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News about coronavirus in Florida and around the world is constantly emerging. It's hard to stay on top of it all but Health News Florida can help. Our responsibility is to keep you informed, and to help discern what’s important for your family as you make what could be life-saving decisions.

OneBlood Testing All Donations For Coronavirus Antibodies

People can find out within 48 hours if their blood contains coronavirus antibodies. OneBlood hopes to increase its supply of convalescent plasma, which hospitals are using to treat critically ill patients.
J.M. Eddins Jr.
The Florida Channel
Leon County Judge John Cooper on June 30, 2022, in a screen grab from The Florida Channel.

Floridians wondering if they had COVID-19 recently and just didn't know it have a new way to find out. OneBlood is now testing all blood donations for coronavirus antibodies.

People can find out within a day or two of giving blood if they have antibodies to fight COVID-19 in their systems.

Donations that test positive may be added to OneBlood's supply of convalescent plasma, which the group began collecting and distributing in April.

Hospitals are increasingly using plasma from recovered people to treat critically ill coronavirus patients, and initial results are promising.

Blood that doesn't have the antibodies can still be used for other purposes.

"So you're learning something new about yourself potentially and you're also helping to save lives at the same time," said Susan Forbes, OneBlood’s senior vice president of corporate communications and public relations.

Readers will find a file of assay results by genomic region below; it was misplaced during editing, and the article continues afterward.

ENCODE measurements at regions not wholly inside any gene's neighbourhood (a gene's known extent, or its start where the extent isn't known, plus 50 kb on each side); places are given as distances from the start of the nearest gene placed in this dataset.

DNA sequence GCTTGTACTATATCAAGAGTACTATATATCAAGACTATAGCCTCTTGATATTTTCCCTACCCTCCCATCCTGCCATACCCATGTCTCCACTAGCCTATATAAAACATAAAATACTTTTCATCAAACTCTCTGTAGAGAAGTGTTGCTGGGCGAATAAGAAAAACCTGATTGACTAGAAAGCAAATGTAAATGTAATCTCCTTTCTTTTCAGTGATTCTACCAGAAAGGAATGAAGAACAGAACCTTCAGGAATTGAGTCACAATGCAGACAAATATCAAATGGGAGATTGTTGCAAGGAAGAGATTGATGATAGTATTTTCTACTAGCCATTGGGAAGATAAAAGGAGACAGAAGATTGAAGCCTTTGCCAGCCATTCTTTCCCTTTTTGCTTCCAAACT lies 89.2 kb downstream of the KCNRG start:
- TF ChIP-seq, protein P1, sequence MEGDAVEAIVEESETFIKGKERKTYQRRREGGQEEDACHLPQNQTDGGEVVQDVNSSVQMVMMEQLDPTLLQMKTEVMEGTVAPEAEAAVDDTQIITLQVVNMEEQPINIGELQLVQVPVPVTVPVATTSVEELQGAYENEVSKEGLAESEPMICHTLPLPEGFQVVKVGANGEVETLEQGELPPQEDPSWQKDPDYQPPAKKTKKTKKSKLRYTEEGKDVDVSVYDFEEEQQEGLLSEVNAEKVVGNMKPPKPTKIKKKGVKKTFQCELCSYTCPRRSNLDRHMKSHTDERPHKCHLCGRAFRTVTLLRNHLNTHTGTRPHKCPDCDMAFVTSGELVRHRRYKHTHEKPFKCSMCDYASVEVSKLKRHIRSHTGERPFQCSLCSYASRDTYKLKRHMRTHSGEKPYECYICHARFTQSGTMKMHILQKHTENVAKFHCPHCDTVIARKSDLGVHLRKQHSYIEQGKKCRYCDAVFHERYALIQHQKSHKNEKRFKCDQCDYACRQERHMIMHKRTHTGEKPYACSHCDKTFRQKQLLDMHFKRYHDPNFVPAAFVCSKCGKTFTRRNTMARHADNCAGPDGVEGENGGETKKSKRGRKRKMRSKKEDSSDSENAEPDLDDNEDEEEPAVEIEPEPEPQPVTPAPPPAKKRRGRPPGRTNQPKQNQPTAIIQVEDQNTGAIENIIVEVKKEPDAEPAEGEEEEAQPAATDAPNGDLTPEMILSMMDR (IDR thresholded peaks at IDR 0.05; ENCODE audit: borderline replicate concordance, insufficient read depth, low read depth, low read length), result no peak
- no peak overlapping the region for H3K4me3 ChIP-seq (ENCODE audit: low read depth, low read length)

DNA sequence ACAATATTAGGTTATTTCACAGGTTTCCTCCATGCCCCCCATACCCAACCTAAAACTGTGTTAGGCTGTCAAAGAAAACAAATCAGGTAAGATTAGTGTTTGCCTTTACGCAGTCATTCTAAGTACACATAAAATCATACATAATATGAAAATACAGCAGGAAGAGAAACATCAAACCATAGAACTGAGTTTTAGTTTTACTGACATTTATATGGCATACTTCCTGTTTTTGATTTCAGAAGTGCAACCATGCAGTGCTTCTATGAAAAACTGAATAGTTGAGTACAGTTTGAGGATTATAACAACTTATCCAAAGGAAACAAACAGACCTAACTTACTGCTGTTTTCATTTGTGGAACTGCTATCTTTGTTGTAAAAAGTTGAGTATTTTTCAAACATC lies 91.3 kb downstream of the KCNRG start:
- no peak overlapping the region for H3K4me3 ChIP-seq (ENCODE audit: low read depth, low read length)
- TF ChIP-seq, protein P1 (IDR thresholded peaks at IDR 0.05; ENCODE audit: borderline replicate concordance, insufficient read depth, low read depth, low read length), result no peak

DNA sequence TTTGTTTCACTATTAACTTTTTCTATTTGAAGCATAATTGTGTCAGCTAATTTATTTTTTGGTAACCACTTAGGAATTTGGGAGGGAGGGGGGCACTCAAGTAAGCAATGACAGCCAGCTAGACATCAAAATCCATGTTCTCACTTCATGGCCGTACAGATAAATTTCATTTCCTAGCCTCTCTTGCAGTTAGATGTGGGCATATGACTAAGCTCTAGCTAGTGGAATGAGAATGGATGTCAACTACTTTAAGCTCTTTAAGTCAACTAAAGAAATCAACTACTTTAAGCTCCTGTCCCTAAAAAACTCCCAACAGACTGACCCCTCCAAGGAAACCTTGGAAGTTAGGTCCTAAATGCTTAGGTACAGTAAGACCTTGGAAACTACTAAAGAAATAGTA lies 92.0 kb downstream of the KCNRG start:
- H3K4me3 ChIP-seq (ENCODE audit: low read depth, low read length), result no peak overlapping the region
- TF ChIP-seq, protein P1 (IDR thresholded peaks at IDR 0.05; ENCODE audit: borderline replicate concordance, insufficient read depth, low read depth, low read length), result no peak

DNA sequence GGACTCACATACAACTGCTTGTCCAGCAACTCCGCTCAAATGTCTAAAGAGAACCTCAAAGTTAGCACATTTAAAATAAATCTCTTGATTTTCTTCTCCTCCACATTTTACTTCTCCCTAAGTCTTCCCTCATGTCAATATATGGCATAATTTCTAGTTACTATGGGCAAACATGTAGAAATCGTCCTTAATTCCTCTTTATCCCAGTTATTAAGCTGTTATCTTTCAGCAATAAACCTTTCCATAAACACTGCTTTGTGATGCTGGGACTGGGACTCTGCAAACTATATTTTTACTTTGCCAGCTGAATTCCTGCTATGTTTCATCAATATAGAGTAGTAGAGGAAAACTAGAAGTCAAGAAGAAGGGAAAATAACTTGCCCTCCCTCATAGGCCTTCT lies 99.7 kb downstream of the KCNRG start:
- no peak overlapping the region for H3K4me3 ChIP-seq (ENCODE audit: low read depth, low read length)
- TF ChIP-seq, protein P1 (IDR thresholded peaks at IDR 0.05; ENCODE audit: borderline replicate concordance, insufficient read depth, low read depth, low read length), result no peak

CORONAVIRUS: Complete Coverage From WUSF Public Media And Health News Florida

Forbes said OneBlood’s antibody testing can also help the state track the prevalence of the virus.

“We’re working very closely with the governor as well as public health officials regarding de-identified data of the number of people testing positive and the geographical locations of where those positives come in from, so that information can be another touchpoint that the governor and public health officials can use as they look to further reopen the economy,” she said.

De-identified data does not include donors’ personal information.

If donors have COVID-19 antibodies, it means they have been exposed to the virus. But scientists say it’s not clear whether having the antibodies can protect someone from getting the disease again.

OneBlood is using an FDA-approved antibody test.

The organization is requiring appointments for blood donations now both at its centers and the mobile Big Red Bus to ensure social distancing. 

You can learn more about antibody testing and schedule an appointment on OneBlood's website.

The same eligibility restrictions for typical blood donation apply. Find out if you qualify.

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Stephanie Colombini joined WUSF Public Media in December 2016 as Producer of Florida Matters, WUSF’s public affairs show. She’s also a reporter for WUSF’s Health News Florida project.